Tuesday, March 20, 2007

Ted Turner Apology

March 14, 2007

Background: Last week, CNN founder Ted Turner addressed a major corporate conference in the Bay Area, hosted by the Bay Area Council. Mr. Turner was the keynote lunch speaker, and when asked about the future of alternative fuel use in China, he replied, "The Chinese are very smart people. Have you ever met a dumb Chinaman?" An attendee noted that the audience did not react to the offensive word, and some laughed, including the moderator.

OCA-East Bay Chapter alerted the OCA national office to this incident. The national office sent a letter to Mr. Turner, informing him about the derogatory nature of the word, and its violent history. Mr. Turner's office responded immediately, issuing a statement of apology. Both OCA's original letter and Mr. Turner's response are below.


March 13, 2007

Mr. Ted Turner
One CNN Center

Atlanta, GA 30303

Dear Mr. Turner:

On behalf of OCA, a national Asian Pacific American Organization with 80 chapters and affiliates nation-wide, I am writing to express our dismay at your use of derogatory slang to refer to people of Chinese descent during your address at the Bay Area Council's recent Outlook conference on March 8, 2007.

We received a report from our chapter in the Bay Area that, in answering a question about the use of alternative fuels in China, you used the term "Chinaman." While there is sometimes confusion about the word, it has a loaded meaning in the Asian Pacific American community.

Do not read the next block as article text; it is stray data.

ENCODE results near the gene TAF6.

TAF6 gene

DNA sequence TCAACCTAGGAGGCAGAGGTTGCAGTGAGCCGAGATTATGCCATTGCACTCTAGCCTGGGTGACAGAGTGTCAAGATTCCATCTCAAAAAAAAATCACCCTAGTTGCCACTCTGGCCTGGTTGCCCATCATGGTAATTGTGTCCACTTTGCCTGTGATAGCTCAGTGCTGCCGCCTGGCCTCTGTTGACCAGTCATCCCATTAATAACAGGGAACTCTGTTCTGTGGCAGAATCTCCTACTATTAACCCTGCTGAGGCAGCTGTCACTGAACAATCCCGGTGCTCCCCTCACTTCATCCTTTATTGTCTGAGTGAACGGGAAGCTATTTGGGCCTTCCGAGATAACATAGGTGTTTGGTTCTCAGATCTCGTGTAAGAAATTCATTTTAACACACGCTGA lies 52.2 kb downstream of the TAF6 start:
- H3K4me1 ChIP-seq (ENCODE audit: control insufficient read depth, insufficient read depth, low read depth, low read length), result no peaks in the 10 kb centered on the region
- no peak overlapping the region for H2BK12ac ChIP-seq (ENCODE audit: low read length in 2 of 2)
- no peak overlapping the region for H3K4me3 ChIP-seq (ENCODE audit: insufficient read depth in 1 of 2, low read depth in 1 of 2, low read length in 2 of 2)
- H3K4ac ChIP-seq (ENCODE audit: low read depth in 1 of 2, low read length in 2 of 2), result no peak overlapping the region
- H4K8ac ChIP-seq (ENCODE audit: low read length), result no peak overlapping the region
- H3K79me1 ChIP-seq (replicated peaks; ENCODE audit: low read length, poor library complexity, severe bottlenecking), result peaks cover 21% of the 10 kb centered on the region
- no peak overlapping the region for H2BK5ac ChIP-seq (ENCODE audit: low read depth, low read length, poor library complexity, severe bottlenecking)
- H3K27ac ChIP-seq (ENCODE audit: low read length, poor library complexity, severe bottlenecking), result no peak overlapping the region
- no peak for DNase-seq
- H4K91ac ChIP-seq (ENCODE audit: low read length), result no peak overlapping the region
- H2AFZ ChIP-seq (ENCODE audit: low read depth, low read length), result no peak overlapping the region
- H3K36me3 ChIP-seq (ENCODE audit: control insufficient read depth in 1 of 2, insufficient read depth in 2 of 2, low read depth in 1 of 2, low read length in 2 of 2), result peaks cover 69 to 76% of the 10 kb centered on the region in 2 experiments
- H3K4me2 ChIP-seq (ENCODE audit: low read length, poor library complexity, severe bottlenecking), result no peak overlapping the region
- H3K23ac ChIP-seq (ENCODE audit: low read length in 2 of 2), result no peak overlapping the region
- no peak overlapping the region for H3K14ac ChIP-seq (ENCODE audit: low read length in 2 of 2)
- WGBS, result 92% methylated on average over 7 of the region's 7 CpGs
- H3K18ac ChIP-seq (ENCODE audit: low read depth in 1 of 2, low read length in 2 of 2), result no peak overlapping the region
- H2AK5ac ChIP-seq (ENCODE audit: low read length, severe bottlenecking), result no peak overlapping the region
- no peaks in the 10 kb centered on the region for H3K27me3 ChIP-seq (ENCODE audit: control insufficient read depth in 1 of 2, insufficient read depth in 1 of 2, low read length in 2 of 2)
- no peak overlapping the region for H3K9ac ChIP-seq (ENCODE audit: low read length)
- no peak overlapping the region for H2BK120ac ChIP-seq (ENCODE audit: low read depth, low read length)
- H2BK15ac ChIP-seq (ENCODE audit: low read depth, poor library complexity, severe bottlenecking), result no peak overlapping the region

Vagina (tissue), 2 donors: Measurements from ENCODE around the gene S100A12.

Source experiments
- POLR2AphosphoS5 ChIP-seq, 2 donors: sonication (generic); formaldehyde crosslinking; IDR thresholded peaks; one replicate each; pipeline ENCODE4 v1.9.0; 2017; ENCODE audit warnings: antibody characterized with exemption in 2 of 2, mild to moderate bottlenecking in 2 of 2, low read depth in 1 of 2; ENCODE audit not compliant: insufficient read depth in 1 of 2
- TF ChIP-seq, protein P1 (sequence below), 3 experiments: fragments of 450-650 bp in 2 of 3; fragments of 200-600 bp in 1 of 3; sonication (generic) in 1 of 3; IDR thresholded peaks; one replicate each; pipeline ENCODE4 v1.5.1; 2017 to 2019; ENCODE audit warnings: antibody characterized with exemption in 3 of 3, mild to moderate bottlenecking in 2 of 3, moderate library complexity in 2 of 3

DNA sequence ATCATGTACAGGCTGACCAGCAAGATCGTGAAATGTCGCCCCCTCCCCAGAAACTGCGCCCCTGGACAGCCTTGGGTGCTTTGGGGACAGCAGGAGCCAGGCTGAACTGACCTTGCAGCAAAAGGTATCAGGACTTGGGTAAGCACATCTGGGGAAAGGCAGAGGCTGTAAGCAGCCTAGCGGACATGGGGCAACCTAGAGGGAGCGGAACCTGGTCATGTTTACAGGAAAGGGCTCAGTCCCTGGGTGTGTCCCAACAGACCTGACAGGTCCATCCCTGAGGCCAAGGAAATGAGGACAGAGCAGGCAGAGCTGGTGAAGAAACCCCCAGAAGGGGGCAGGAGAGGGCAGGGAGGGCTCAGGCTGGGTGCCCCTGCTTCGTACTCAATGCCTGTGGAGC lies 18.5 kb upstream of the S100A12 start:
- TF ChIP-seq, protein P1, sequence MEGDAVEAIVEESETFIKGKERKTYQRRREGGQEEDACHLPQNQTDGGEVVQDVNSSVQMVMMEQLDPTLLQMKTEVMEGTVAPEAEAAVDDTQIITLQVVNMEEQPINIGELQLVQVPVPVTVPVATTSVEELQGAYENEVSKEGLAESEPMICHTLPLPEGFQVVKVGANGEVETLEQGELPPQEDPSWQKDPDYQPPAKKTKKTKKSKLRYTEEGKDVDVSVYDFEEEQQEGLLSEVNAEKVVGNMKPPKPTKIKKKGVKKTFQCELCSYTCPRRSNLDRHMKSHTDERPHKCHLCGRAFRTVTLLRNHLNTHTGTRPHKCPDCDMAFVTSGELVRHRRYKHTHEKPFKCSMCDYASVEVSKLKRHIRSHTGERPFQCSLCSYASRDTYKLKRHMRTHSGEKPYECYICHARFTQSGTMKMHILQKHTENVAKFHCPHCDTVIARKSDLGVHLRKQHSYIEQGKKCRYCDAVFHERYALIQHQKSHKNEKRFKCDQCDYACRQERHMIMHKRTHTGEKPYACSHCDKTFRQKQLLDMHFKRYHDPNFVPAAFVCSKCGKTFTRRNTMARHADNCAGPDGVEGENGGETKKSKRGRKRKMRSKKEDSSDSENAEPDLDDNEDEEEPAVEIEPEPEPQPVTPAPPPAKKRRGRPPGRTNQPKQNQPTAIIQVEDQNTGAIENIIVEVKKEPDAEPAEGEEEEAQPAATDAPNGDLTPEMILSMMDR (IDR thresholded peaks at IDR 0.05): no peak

The word gains most of its notoriety from the late nineteenth century, from the time of the California Gold Rush and continental railroad expansion. This was an era in which tensions between white and Chinese laborers ran high; the US Congress passed the Chinese Exclusion Act, a ban on the further immigration of Chinese to the US; and numerous lynchings and other violent attacks on Chinese in the US occurred frequently, including the Chinese Massacre of 1871, when a white mob entered Los Angeles' Chinatown and brutally killed around 20 Chinese residents.

"Chinaman" came to be used to describe people of Chinese descent in an insulting and racist manner, with many negative implications on the character of both the individual and the Chinese people as a whole. A "Chinaman" was inferior to whites, duplicitous and stupid. Today, the word still has derogatory connotations.

We trust that you did not use the word with any racist intent, but we think the use of the term in a public forum, especially one in which the audience included Asian Pacific Americans, was highly inappropriate and offensive.

We hope this letter has been helpful in bringing to light the legacy of violence and racism associated with the word "Chinaman," and we welcome further dialogue with you and your staff. We look forward to your timely response.


Ginny Gong
OCA National President


Statement by Ted Turner:

I sincerely regret my recent comments made at the Bay Area Council's Outlook conference on Thursday, May 8th in San Francisco. As many people know, I do not believe in any form of prejudice or discrimination, and was unaware that the term "Chinaman" was derogatory and hurtful to the Asian Pacific American community. I have the deepest respect for all cultures and have dedicated what time and resources I have to unify this diverse country and world around the common cause of greater peace. Please accept my apology for any anguish my remarks may have caused, as it was not my intention to offend or disrespect anyone.

Hope Chu

Communications Manager :: OCA

1322 18th St NW
Washington DC 20036

fon: 202 223 5500
fax: 202 296 0540

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